It is to this great logos, to this breadth of reason, that we invite our partners in the dialogue of cultures. To rediscover it constantly is the great task of the university.

11 September 2006

Operation Northwoods

Nine-eleven. The date when we are again whacked on the knuckles with the reminder of how we all need a strong daddy; the time we're told how we should shut up and not ask too many questions lest we allow unshaven men with box-cutters to take down the mightiest military machine that has ever existed.

Perhaps we should use this day to reflect not only on the idiocy of 9/11 terrorists, those most expendable of pawns in the grand chess game, but also on the virtues of loyalty and trust of government. For example, we could reflect on the following story that was recently covered by ABC News:

In the early 1960s, America's top military leaders reportedly drafted plans to kill innocent people and commit acts of terrorism in U.S. cities to create public support for a war against Cuba. Code named Operation Northwoods, the plans reportedly included the possible assassination of Cuban émigrés, sinking boats of Cuban refugees on the high seas, hijacking planes, blowing up a U.S. ship, and even orchestrating violent terrorism in U.S. cities. The plans were developed as ways to trick the American public and the international community into supporting a war to oust Cuba's then new leader, communist Fidel Castro.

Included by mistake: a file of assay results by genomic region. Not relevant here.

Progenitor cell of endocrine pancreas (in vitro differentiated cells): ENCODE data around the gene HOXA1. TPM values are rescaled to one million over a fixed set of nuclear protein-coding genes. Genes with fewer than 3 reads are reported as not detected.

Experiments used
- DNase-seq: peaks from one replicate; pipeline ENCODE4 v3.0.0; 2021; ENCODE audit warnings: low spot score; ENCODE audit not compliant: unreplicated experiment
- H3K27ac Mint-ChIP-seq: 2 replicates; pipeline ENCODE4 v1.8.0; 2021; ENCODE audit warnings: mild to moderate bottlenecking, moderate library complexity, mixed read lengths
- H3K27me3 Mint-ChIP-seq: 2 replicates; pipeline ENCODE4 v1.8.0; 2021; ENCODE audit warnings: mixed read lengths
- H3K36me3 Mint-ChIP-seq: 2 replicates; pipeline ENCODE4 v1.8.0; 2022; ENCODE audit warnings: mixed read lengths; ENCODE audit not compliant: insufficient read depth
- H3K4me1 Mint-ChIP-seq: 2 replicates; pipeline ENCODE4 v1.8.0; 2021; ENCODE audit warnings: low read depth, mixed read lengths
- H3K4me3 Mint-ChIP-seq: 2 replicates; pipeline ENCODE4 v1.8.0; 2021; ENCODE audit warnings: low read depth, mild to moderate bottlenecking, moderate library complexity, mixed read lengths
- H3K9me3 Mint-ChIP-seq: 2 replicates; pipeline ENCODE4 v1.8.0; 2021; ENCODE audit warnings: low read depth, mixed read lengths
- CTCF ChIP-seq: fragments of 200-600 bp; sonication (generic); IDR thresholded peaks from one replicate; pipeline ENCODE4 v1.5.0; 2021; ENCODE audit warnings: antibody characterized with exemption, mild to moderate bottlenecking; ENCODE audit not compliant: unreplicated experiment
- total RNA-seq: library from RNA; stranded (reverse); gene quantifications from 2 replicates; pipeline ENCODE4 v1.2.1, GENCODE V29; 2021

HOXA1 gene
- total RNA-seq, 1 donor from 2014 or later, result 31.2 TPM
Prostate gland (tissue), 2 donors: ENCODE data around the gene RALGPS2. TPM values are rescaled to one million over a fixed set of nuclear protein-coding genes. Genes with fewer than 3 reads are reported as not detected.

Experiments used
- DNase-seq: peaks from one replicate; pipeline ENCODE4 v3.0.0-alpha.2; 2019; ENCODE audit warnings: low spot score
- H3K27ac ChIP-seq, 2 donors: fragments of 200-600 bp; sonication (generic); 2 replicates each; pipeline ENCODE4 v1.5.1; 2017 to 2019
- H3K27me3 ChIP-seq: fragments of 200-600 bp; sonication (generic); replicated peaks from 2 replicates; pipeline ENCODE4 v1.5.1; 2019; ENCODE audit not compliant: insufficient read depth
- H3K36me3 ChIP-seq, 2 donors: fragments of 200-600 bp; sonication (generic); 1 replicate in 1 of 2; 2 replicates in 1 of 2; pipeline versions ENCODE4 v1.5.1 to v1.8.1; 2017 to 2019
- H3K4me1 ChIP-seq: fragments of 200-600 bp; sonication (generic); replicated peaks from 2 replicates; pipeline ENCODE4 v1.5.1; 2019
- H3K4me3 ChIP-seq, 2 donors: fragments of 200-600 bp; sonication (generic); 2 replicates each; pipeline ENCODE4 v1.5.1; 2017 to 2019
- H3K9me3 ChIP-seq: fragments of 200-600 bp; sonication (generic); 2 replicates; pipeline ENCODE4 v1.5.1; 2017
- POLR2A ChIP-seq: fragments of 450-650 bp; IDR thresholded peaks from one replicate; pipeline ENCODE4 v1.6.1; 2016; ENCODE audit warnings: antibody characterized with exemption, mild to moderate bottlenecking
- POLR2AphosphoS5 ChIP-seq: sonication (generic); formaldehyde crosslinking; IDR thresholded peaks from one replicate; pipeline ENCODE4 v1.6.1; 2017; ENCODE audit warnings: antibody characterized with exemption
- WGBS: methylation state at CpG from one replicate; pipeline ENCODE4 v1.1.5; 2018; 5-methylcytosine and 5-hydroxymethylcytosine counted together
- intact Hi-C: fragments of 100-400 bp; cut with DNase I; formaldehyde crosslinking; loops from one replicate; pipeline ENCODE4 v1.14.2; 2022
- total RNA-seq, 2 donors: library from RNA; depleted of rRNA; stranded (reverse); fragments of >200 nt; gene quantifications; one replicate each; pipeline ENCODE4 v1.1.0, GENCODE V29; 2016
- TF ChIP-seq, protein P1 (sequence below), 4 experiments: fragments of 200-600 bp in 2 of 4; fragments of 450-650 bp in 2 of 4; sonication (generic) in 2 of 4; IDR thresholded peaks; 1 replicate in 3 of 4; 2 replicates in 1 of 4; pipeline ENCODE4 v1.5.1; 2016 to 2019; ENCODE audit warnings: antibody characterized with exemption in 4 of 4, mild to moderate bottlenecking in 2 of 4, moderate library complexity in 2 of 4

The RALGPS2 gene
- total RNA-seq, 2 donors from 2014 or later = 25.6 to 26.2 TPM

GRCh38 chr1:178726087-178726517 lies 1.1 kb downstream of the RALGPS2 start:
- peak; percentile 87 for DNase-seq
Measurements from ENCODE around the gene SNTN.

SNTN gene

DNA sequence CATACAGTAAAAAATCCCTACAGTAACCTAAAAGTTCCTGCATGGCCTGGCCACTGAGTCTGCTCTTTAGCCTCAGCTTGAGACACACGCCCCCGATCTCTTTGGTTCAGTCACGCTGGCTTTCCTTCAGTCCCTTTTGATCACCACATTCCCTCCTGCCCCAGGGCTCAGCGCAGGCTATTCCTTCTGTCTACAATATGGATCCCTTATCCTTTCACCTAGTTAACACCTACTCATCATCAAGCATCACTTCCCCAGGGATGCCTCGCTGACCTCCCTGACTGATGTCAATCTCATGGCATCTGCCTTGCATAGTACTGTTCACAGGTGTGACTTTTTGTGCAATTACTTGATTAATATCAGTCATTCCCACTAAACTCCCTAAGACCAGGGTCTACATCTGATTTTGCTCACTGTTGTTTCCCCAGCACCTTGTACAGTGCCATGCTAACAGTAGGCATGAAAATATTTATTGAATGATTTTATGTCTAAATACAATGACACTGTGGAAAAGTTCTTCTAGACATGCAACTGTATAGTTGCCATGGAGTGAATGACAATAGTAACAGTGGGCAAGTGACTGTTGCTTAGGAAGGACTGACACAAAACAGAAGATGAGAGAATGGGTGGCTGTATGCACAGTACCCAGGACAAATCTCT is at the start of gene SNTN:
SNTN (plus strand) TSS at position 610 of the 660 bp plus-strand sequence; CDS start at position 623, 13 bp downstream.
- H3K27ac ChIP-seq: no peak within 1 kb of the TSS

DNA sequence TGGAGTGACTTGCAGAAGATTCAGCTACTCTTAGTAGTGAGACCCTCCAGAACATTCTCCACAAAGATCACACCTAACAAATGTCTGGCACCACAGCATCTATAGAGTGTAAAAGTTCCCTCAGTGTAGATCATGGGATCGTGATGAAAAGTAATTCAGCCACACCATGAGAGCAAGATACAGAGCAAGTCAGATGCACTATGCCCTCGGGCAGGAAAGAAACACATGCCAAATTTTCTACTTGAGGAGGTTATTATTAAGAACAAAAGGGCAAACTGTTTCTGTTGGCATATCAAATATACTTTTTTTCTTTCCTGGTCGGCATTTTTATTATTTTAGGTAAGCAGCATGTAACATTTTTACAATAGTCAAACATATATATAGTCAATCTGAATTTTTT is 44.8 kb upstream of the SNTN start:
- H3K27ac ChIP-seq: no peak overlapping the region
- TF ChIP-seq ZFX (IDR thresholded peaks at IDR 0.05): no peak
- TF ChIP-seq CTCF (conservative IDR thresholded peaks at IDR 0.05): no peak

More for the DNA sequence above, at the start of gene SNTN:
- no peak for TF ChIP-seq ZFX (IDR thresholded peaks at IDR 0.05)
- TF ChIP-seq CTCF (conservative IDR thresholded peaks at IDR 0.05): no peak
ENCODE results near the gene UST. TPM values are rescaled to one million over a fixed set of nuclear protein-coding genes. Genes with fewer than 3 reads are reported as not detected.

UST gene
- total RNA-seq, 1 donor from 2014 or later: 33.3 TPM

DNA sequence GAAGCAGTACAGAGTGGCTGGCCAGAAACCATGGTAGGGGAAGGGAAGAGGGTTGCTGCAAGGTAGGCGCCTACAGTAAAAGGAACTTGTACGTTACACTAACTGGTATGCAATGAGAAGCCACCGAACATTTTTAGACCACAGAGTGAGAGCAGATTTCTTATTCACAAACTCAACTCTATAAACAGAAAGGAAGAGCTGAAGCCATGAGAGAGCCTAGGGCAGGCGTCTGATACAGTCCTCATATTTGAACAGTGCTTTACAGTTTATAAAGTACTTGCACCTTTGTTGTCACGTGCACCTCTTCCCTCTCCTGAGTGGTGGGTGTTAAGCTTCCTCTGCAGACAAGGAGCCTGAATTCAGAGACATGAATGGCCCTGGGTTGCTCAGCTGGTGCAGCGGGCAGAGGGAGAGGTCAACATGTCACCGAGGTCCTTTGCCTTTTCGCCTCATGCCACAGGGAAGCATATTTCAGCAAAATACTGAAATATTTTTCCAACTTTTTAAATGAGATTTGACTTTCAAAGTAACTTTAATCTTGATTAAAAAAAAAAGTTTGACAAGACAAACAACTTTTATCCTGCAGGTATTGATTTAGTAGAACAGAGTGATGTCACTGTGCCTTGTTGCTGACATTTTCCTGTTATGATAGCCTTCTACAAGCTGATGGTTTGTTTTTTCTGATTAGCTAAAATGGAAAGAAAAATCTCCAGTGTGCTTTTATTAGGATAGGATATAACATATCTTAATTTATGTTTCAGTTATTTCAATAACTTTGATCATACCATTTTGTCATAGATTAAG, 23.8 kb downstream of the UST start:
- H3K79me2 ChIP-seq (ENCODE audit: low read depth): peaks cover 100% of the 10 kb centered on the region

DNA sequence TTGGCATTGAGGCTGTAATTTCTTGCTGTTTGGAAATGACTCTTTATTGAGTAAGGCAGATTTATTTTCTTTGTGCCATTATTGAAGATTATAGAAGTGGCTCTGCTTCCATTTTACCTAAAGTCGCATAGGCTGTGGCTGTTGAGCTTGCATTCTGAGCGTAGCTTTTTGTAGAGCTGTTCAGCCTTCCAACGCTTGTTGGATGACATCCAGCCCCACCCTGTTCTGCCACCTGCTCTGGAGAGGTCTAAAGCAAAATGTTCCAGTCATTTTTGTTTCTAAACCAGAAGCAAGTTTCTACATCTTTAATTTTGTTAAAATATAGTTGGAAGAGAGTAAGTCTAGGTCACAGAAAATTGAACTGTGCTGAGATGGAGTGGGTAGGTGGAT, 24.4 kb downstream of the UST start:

America's top military brass even contemplated causing U.S. military casualties, writing: "We could blow up a U.S. ship in Guantanamo Bay and blame Cuba," and, "casualty lists in U.S. newspapers would cause a helpful wave of national indignation." Details of the plans are described in Body of Secrets (Doubleday), a new book by investigative reporter James Bamford about the history of America's largest spy agency, the National Security Agency. However, the plans were not connected to the agency, he notes.

The plans had the written approval of all of the Joint Chiefs of Staff and were presented to President Kennedy's defense secretary, Robert McNamara, in March 1962. But they apparently were rejected by the civilian leadership and have gone undisclosed for nearly 40 years. "These were Joint Chiefs of Staff documents. The reason these were held secret for so long is the Joint Chiefs never wanted to give these up because they were so embarrassing," Bamford told ABCNEWS.com.

"The whole point of a democracy is to have leaders responding to the public will, and here this is the complete reverse, the military trying to trick the American people into a war that they want but that nobody else wants."


Of course, this all happened back in the 1960s when everyone was either morally flawed or stoned out of their gourd, so what could this mean to us, the sheeple who enjoy this era of virtuous leadership, in which the great scion of the Bush clan watcheth over us, making the wild fowl fecund and the oil fields to flow, bestowing grace, wisdom, lexical creativity, and semantic expansions of the sundry conceptualizations, mostly notable the every expanding notion of executive power and privilege?

3 September 2006

Flower-Power

It sounds like business is achieving some "high" numbers in US-occupied Afghanistan:

Afghanistan's world-leading opium cultivation rose a "staggering" 59 percent this year, the U.N. anti-drugs chief announced Saturday in urging the government to crack down on big traffickers and remove corrupt officials and police. The record crop yielded 6,100 tons of opium, or enough to make 610 tons of heroin — outstripping the demand of the world's heroin users by a third, according to U.N. figures.